❉ Folkloric musical legends release first new album in 20 years in collaboration with vocalist Lisa Gerrard of Dead Can Dance.
“The critical temptation when attempting to describe the Voix Bulgares’ sound is to lapse towards purpler prose and give it the sonic cathedral bit. In fact, there’s nothing frilly or ornamental about their communal voice, which can display a touch of severity to fresh ears… There is a comfort with and beautiful use of dissonance at the centre of their sound, which.. hovers movingly on the very edge of discomfort.”
Despite the two parties coming from incredibly different backgrounds (it’s a long, long distance between Sofia and Melbourne), in many ways it’s a wonder this collaboration hasn’t happened sooner. Back in the eighties, they were actually labelmates at the ineffable 4AD Records, Gerrard with her & Brendan Perry’s haunting outfit Dead Can Dance, & the Bulgarian Voices (then still known as the rather less allusive Bulgarian State Television Female Vocal Choir) on the two Le Mystere De Voix Bulgares compilations the record label issued from their historic recordings. Furthermore, Gerrard has attested to their significant influence upon her. Dead Can Dance often seemed to have aeons coursing their veins, Gerrard’s vocalising at once arcane and innovative, and the Voix Bulgares’ chorale is a rich melange of various folk styles of their ancestry; their respective sounds meld beautifully, as if sharing a spirit.
Although coming to relative prominence at a time when world music was a shiny new thing in the marketplace, the Voix Bulgares have remained a rarifed pleasure in the years since (this release marking their first recordings for over two decades).Probably still best known for their Trio Bulgarka offshoot’s work with Kate Bush on her Sensual World and Red Shoes albums – and, wonderfully, the theme tune for everyone’s favourite Thracian amazon, Xena: Warrior Princess – their low profile has actually worked to their advantage in some ways, their music not subject to overkill adland appropriation or documentary background waft and thus retaining a goodly proportion of its essential enigma. Gerrard, since Dead Can Dance were put on hold between 1998 and 2011, has forged a prolific and award-winning career in the soundtrack business, and it’s this sensibility she brings to the collaboration (along with co-composer, Jules Maxwell), a proud guest of the ensemble, a striking contribution but not an overwhelming one (only four songs of the album’s twelve), care taken to observe and honour traditional settings whilst plainly introducing contemporary musical figures.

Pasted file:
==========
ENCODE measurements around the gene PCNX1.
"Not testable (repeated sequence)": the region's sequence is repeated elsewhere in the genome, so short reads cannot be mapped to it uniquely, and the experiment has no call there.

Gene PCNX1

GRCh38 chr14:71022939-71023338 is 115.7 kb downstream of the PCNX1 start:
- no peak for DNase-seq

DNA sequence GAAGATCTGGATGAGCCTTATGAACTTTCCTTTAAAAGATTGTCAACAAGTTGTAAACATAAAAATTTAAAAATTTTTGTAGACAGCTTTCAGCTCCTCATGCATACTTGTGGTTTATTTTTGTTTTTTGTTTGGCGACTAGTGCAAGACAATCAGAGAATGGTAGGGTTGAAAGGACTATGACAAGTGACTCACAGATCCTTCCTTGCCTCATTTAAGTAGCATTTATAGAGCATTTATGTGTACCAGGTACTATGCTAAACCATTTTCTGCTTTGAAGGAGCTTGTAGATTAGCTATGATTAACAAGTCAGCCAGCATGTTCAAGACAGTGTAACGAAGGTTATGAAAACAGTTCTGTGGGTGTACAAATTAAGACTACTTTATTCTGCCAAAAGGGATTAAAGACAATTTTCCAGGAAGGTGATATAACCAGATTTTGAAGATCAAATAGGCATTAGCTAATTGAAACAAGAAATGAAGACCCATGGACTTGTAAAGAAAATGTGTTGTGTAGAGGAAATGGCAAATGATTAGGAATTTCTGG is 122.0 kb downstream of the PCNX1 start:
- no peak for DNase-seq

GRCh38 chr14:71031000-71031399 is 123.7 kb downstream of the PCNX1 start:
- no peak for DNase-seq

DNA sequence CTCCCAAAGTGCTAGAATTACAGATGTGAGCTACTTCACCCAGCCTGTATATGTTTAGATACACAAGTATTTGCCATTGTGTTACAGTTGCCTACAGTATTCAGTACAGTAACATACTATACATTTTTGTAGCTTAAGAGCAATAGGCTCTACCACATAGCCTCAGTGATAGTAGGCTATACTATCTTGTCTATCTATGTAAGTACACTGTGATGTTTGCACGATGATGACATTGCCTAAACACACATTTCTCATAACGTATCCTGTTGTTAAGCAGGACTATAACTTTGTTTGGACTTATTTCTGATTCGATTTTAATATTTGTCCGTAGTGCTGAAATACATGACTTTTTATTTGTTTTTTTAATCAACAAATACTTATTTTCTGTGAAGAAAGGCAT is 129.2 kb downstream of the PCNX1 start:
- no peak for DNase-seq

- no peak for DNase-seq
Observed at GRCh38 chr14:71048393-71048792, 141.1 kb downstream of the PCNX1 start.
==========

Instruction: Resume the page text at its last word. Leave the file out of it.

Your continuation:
The critical temptation when attempting to describe the Voix Bulgares’ sound is to lapse towards purpler prose and give it the sonic cathedral bit. In fact, there’s nothing frilly or ornamental about their communal voice, which can display a touch of severity to fresh ears. The layered a cappella style can be driftingly oceanic (Stanka, Zabelyalo Agne) or percussively forceful (Yove, Rano Ranila – the latter featuring the mouth music of Belgian human-beatbox SkilleR as if to slyly illustrate that ancient and modern aren’t so very different after all), but it’s never less than powerful. There is a comfort with and beautiful use of dissonance at the centre of their sound, which when harnessed to the exceptional, muscular breath control required to produce such tones results in a music which hovers movingly on the very edge of discomfort.
What prevents this music from becoming foreboding in its power is also a result of technique. Long, long ago (in etc etc), I was a chorister, and can remember the transporting effect when your larynx was mainlining your entire chest cavity; I can only imagine that to be one of the Voix Bulgares must be levitational. Their interpretations of their homeland traditionals have all the complex manoeuvre of, say, Anglican canticles and responses, but with no sense of formality, instead a natural, instinctive tributary. The lifeforce of performance is vividly present and transformative.
The reasons for the long gap between Voix Bulgares recordings are not merely artistic. Political times apparently haven’t been to kind to them as an entity, and with such a large and movable cast of members, the body of the chorale is naturally subject to flux. With this in mind, it’s unsurprising that executive producer Boyana Bounkova has chosen to experiment with popular (if not actually “pop”) backing at times. Crucially eschewing non-acoustic instrumentation, the end result is pleasingly sympathetic, miles away from scented candles and dreamcatchers, and actually quite sparing. The album was constructed over a period of several years, as and when possible, yet sounds quite of a whole and of itself, a testament to the native authority of the core vocal heritage.
BooCheeMish, then (the title, by the way, simply a phoenetic spelling of Buchimish, a Bulgar folk dance in 15/16 time, rather than an obtuse allusion – again, we’re back to resisting over-mystification here) is a very welcome and restorative musical experience, hopefully the start of a new and fruitful phase for the Voix Bulgares. And in a world like it always seems to be these days, hubbub and echo chamber, it can only be rewarding to take a short while to appreciate actual – natural, devotional – resonance.
❉ The Mystery of the Bulgarian Voices ft. Lisa Gerrard – ‘BooCheeMish’ was released internationally on May 25th, 2018, by Prophecy Productions on LP, CD, digital, and specially designed limited edition box set formats.